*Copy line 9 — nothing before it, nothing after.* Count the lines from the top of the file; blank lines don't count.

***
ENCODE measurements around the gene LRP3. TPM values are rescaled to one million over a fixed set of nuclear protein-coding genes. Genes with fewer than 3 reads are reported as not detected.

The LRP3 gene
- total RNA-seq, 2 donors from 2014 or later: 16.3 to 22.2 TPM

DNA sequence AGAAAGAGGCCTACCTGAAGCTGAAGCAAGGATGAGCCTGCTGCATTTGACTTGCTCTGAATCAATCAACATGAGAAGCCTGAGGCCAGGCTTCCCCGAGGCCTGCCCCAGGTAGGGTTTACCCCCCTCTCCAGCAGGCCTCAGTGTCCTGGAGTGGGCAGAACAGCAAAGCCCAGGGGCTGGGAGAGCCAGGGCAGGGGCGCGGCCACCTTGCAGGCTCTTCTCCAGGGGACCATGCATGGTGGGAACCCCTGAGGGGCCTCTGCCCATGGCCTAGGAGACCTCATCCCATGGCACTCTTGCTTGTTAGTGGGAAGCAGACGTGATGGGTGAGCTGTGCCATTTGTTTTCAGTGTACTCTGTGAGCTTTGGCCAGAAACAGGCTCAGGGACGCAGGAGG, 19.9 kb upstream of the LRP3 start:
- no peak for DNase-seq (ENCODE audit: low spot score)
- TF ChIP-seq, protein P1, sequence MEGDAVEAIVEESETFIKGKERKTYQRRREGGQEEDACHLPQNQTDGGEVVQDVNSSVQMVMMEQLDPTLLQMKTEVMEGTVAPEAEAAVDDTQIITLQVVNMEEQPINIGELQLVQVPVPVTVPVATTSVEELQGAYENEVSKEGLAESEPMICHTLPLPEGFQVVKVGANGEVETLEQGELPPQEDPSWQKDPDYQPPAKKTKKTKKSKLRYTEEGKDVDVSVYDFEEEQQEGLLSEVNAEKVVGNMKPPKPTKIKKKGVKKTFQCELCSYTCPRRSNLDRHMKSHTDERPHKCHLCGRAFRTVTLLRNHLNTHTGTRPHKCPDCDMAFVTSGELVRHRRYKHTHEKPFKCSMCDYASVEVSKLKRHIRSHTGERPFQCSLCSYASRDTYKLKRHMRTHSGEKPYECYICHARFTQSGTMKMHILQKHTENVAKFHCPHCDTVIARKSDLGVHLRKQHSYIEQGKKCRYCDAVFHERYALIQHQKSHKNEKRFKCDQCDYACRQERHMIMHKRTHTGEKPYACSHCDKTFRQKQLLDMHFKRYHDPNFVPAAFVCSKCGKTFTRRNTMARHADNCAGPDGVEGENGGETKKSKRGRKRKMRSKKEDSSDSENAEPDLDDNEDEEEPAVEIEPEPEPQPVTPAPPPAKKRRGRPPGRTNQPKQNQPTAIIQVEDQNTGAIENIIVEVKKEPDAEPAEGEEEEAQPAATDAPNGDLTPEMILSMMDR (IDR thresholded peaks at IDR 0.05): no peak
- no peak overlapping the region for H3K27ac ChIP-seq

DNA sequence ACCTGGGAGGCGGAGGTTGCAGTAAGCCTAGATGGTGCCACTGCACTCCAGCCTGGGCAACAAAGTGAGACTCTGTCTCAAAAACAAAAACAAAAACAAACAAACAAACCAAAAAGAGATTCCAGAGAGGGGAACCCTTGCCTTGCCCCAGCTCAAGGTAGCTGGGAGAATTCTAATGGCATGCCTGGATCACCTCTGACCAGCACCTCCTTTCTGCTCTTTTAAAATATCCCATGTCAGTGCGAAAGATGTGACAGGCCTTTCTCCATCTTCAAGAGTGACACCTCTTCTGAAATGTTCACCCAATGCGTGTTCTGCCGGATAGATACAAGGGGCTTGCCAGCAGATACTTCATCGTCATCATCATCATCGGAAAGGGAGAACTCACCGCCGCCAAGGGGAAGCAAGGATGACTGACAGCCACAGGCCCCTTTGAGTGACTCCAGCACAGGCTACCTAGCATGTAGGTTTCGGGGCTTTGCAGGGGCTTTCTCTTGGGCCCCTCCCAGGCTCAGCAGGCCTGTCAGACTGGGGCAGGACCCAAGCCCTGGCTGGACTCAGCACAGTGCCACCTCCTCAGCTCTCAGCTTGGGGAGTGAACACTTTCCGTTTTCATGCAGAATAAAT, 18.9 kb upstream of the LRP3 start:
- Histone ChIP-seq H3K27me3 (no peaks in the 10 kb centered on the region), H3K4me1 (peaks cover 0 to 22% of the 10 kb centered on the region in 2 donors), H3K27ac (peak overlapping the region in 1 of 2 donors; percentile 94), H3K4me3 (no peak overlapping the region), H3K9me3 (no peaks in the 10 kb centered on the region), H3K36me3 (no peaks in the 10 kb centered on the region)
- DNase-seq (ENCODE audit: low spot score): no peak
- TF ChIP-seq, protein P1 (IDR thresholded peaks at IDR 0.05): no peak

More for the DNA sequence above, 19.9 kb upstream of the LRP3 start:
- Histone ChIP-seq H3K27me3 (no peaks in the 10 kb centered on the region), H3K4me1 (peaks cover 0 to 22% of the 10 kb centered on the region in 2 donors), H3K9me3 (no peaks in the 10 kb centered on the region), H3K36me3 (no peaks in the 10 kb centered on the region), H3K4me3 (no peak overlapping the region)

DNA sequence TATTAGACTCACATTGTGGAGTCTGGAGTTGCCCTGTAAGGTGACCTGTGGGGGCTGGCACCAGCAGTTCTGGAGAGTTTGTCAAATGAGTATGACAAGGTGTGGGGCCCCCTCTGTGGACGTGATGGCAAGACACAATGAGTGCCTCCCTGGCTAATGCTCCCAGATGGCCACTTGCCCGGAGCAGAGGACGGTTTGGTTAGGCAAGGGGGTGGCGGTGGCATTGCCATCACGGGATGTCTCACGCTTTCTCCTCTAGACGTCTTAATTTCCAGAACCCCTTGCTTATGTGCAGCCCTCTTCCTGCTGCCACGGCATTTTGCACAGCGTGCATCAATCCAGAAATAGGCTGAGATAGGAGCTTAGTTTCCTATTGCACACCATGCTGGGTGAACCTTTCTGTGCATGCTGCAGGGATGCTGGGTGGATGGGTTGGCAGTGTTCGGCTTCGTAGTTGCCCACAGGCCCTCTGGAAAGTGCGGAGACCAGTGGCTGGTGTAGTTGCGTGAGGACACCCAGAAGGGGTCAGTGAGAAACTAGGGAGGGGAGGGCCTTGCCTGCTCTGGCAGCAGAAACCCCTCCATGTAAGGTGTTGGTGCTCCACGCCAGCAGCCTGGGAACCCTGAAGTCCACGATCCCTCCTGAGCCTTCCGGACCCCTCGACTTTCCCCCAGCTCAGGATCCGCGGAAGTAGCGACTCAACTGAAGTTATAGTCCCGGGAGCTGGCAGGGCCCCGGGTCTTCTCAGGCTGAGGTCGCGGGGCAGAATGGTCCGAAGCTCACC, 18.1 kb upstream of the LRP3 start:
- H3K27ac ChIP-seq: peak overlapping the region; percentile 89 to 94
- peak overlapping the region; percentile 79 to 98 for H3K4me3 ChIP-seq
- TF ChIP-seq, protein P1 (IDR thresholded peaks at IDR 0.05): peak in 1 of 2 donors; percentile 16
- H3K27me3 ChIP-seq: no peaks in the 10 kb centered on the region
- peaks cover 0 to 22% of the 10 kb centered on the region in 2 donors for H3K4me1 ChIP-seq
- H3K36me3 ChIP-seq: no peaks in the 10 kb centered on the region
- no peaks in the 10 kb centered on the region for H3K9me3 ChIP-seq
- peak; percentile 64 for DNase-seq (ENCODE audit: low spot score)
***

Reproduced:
- Histone ChIP-seq H3K27me3 (no peaks in the 10 kb centered on the region), H3K4me1 (peaks cover 0 to 22% of the 10 kb centered on the region in 2 donors), H3K27ac (peak overlapping the region in 1 of 2 donors; percentile 94), H3K4me3 (no peak overlapping the region), H3K9me3 (no peaks in the 10 kb centered on the region), H3K36me3 (no peaks in the 10 kb centered on the region)